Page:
The news was welcomed by a wide audience, including smartphone users (it’s now considered “fair use” to “jailbreak” your iPhone; see analysis at Ars Technica), computer programmers (“good faith testing” of computer and video game security is no longer punishable),
But the most exciting news around Goodson Blogson HQ was the expansion of fair use rights as they relate to DVDs. Previous exemptions had allowed college/university professors to incorporate copyright-protected DVD clips in the classroom, but look who now can incorporate “short portions of motion pictures into new works for the purpose of criticism or comment [. . . with] reasonable grounds for believing that circumvention is necessary to fulfill the purpose of the use”:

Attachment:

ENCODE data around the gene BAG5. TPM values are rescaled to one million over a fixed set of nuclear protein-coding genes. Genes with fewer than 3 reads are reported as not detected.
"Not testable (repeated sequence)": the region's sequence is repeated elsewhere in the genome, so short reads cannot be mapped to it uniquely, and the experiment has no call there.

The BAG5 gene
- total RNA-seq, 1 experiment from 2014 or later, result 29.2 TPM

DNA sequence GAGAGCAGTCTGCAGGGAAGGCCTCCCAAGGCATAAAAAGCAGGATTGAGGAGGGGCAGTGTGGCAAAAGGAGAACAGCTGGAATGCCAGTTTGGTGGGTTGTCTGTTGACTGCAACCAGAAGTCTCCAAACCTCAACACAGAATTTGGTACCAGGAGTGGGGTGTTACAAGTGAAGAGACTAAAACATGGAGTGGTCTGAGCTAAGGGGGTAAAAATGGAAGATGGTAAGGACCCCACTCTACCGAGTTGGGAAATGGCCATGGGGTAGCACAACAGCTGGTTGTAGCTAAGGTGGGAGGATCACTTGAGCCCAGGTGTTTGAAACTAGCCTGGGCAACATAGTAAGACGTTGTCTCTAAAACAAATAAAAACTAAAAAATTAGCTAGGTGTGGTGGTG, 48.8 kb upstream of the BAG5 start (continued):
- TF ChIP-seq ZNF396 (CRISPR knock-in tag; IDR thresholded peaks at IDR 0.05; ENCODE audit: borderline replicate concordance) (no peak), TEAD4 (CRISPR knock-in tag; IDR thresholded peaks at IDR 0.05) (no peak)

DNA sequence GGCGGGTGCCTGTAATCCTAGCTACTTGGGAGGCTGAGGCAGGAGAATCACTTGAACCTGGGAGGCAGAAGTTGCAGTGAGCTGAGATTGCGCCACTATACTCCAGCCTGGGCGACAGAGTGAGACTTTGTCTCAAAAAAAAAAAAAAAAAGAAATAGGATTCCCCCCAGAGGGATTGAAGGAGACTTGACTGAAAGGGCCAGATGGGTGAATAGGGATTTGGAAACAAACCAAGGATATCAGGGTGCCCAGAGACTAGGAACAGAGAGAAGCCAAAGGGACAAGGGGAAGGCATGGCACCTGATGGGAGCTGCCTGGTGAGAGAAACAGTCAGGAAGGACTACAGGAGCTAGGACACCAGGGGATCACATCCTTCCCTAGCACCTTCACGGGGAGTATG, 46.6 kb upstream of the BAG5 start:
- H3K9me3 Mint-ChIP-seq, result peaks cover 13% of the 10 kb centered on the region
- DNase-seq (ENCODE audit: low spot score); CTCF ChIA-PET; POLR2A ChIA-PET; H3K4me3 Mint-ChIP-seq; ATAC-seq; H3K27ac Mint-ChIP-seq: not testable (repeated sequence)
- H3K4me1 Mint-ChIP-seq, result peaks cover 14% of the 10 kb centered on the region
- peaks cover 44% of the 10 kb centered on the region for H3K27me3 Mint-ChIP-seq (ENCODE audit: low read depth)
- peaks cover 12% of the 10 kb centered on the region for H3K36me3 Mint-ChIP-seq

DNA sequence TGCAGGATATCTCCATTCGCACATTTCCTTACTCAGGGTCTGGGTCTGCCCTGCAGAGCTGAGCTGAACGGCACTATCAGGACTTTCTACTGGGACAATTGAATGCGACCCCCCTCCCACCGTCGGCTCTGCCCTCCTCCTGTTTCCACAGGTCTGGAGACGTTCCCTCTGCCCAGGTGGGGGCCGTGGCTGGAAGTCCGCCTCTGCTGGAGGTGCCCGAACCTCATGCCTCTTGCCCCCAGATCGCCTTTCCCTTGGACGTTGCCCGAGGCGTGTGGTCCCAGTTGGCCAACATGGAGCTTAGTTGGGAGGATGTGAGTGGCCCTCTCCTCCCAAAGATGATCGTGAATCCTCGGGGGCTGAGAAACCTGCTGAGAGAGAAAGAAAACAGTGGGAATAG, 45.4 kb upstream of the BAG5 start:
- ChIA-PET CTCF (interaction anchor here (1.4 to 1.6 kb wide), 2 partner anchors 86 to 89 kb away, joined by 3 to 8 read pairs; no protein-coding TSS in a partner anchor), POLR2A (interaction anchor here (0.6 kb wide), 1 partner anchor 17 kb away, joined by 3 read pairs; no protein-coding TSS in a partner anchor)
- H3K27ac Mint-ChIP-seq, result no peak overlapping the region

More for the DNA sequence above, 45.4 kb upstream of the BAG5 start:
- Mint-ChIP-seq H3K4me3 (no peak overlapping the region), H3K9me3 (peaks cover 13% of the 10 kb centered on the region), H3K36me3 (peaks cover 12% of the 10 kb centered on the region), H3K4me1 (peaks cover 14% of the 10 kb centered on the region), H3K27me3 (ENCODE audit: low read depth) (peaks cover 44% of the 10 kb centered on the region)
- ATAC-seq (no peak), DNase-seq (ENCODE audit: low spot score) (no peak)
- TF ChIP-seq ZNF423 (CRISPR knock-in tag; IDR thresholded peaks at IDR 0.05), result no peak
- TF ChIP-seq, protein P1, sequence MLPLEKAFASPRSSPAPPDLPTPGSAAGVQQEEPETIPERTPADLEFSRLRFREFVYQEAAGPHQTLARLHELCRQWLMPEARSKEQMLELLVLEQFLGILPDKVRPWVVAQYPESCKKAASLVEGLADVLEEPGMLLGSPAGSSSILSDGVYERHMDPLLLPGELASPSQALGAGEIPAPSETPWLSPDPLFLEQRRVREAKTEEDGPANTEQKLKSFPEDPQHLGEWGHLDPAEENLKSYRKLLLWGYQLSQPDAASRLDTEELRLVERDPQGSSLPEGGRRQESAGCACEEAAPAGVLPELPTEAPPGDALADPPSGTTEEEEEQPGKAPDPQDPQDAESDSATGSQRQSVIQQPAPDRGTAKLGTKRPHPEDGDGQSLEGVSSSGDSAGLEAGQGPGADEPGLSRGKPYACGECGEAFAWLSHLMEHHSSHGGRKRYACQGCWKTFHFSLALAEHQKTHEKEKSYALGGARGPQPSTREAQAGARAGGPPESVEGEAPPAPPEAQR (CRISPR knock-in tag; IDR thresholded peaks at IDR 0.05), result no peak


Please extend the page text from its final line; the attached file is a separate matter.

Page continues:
- Educational uses by college and university professors and by college and university film and media studies students;
- Documentary filmmaking;
- Noncommercial videos.
These exemptions are set and re-evaluated by the Librarian of Congress every three years, so enjoy them while they last. (Records of the previous anticircumvention rulemaking are available at the Copyright Office website.)